In FIG. 5, the transients 540a occurring in the first, second and third output signals 510a, 510b, 510c are assumed to represent acoustic energy emanating from the point of gaze (220 of FIG. 2), and all other transients are assumed to represent acoustic energy emanating from other, extraneous sources. Thus, the appropriate thing to do is to delay the output signals 510a, 510b, 510c such that the transients 540a constructively reinforce, and beam forming is achieved. Thus, the group 520 shows the output signal 520a delayed by a time 2d relative to its counterpart in the group 510, and the group 520 shows the output signal 520b delayed by a time d relative to its counterpart in the group 510.

Following superposition, the transition 540a in the enhanced sound signal 530 is (ideally) three units high and therefore significantly enhanced relative to other transients 540b, 540c, 540d. A bracket 550 indicates the margin of enhancement. It should be noted that while some incidental enhancement of other transients may occur (viz., the bracket 560), the incidental enhancement is likely not to be as significant in either amplitude or duration.

The example of FIG. 5 may be adapted to a hearing aid in which its microphones are not arranged in an array having a regular pitch; d may be different for each output signal. It is also anticipated that some embodiments of the hearing aid may need some calibration to adapt them to particular users. This calibration may involve adjusting the eye tracker if the hearing aid employs one, adjusting the volume of the speaker, and determining the positions of the microphones relative to one another if they are not arranged into an array having a regular pitch or pitches.

The example of FIG. 5 assumes that the point of gaze is sufficiently distant from the array of microphones such that it lies in the “Fraunhofer zone” of the array and therefore wavefronts of acoustic energy emanating therefrom may be regarded as essentially flat. If, however, the point of gaze lies in the “Fresnel zone” of the array, the wavefronts of the acoustic energy emanating therefrom will exhibit appreciable curvature. For this reason, the time delays that should be applied to the microphones will not be multiples of a single delay d. Also, if point of gaze lies in the “Fresnel zone,” the position of the microphone array relative to the user may need to be known. If the hearing aid is embodied in eyeglass frames, the position will be known and fixed. Of course, other mechanisms, such as an auxiliary orientation sensor, could be used.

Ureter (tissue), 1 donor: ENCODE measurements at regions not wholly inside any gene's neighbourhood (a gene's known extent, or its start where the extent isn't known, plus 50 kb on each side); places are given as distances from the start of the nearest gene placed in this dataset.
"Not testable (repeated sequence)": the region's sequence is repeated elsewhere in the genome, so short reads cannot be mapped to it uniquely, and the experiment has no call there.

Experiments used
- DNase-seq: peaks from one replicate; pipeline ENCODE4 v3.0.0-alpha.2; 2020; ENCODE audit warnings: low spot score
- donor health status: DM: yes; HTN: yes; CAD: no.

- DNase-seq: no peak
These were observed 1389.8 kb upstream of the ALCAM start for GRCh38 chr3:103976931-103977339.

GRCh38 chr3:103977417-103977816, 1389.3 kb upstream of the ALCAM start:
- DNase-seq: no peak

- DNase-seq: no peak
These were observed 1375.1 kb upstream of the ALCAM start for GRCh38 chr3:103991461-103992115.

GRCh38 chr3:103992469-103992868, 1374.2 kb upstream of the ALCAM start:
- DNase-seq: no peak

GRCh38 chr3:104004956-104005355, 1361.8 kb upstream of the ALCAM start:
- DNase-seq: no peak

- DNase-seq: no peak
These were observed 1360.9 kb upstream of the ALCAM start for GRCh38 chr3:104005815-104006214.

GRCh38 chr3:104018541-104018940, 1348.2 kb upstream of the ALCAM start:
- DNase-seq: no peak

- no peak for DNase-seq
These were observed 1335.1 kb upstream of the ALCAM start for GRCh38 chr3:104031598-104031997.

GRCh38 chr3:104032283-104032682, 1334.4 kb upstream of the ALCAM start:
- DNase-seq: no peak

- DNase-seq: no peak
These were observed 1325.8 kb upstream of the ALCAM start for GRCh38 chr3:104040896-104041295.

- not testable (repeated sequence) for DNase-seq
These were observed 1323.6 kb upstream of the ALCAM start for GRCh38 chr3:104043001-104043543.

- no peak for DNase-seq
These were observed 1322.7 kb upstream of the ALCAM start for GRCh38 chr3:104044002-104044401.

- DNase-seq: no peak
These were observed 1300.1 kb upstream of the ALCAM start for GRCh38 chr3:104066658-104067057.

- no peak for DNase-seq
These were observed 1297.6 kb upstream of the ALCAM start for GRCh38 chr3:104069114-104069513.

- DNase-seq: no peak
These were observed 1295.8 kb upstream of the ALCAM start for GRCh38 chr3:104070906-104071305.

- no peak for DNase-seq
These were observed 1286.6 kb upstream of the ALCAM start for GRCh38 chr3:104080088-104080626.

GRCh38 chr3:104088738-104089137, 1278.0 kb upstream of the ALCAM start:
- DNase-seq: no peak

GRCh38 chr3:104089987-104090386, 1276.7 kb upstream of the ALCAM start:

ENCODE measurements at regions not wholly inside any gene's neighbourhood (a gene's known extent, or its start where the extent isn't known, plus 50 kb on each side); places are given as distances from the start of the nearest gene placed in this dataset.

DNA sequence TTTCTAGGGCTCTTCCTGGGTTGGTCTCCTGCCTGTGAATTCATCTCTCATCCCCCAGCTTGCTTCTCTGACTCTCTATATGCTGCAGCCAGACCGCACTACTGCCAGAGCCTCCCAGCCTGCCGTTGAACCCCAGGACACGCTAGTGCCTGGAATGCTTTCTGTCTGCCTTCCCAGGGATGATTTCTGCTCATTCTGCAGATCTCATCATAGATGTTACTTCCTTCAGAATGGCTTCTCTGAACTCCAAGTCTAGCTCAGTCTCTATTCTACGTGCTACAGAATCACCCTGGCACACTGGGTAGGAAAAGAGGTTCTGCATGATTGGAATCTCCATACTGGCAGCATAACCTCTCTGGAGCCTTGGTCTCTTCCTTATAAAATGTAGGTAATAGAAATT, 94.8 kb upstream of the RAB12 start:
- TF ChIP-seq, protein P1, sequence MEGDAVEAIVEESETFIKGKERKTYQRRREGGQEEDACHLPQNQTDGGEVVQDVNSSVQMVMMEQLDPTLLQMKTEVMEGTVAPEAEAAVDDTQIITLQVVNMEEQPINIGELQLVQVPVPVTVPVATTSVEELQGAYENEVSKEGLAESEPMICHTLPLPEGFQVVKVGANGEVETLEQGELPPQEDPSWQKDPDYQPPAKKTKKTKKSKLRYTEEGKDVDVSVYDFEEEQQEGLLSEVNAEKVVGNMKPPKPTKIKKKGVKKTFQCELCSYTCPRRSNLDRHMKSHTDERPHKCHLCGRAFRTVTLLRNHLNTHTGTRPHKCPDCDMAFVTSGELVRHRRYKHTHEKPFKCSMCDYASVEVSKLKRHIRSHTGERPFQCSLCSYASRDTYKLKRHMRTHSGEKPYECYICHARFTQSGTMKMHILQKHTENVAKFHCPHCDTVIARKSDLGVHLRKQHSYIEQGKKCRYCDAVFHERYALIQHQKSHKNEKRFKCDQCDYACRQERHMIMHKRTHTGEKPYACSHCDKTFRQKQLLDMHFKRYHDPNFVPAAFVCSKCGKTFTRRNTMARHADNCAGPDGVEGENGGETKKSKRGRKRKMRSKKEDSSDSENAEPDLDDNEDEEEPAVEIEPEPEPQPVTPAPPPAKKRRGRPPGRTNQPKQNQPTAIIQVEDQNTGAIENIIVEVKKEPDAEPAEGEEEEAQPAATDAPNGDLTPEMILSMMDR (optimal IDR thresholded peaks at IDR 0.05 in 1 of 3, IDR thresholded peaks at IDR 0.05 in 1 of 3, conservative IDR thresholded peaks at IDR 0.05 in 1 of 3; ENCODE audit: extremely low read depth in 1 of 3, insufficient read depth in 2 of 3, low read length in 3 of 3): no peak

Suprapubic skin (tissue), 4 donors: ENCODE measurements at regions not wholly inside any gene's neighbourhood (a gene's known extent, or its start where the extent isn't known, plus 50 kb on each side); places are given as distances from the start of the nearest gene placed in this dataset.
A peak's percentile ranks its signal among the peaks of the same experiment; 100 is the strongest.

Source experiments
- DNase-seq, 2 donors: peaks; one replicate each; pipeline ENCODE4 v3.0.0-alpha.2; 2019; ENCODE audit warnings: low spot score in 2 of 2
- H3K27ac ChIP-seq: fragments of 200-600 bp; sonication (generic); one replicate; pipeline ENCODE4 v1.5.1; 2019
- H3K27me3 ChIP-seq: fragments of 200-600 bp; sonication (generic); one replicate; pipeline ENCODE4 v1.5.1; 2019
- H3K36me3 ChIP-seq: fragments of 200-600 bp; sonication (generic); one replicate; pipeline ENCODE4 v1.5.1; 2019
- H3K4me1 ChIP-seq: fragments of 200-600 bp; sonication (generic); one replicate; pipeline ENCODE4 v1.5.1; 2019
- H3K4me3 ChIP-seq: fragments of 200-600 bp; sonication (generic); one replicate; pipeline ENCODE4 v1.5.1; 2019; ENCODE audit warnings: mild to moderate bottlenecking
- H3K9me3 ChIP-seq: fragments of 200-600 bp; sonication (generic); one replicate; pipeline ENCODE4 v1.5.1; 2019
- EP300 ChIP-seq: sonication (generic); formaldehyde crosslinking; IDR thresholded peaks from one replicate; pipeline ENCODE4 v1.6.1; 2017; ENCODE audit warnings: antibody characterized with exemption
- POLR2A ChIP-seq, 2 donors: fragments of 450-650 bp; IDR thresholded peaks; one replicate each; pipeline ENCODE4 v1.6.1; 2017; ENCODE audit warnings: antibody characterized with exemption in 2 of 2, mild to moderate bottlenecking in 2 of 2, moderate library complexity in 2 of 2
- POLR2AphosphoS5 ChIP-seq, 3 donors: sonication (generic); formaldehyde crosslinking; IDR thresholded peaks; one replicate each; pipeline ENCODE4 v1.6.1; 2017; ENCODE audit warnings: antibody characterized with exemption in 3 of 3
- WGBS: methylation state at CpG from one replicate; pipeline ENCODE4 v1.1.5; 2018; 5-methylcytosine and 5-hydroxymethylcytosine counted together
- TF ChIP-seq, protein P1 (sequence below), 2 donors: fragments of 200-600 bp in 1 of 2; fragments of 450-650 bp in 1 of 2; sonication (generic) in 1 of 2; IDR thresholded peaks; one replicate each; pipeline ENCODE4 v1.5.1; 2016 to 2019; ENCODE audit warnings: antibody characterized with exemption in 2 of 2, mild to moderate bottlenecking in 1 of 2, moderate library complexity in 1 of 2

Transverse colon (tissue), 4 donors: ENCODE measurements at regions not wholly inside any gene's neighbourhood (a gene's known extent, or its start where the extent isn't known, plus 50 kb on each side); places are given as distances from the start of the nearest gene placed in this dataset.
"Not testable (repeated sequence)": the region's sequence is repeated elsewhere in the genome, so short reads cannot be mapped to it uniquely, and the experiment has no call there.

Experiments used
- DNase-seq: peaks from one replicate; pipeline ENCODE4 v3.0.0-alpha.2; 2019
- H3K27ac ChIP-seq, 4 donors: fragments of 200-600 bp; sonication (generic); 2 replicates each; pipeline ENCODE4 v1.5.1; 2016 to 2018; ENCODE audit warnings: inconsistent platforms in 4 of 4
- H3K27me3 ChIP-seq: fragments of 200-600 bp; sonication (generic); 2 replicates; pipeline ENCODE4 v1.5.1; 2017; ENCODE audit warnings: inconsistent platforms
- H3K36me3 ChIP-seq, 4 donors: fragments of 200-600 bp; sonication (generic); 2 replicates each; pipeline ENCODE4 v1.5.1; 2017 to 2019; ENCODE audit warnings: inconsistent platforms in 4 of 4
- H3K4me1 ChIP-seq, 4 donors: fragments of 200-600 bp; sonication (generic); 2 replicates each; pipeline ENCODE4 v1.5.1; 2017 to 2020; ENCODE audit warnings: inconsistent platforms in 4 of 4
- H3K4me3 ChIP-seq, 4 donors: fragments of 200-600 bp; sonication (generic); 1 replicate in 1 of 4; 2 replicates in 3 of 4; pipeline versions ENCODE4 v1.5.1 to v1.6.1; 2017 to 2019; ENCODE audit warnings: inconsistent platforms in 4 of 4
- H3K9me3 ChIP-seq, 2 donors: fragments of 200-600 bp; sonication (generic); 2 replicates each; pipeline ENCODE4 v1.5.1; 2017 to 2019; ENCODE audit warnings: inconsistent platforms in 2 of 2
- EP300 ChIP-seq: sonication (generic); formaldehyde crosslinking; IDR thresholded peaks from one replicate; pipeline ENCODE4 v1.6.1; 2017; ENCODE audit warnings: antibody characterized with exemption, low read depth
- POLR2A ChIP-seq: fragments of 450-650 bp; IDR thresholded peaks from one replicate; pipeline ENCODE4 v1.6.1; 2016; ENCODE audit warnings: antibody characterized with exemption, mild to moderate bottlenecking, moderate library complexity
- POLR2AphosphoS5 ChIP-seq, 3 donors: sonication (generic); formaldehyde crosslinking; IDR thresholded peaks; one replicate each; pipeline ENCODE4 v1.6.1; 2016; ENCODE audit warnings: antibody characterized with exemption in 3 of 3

An alternative embodiment to that shown in FIG. 5 employs filter, delay and sum processing instead of delay-and-sum beamforming. In filter, delay and sum processing, a filter is applied to each microphone such that the sums of the frequency responses of the filters add up to unity in the desired direction of focus. Subject to this constraint, the filters are chosen to try to reject every other sound.

FIG. 6 illustrates a flow diagram of one embodiment of a method of enhancing sound carried out according to the principles of the invention. The method begins in a start step 610. In a step 620, a direction in which a user's attention is directed is determined. In a step 630, output signals based on received acoustic signals are provided using microphones having known positions relative to one another. In a step 640, the output signals are superposed based on the direction to yield an enhanced sound signal. In a step 650, the enhanced sound signal is converted into enhanced sound. The method ends in an end step 660.

Those skilled in the art to which the invention relates will appreciate that other and further additions, deletions, substitutions and modifications may be made to the described embodiments without departing from the scope of the invention.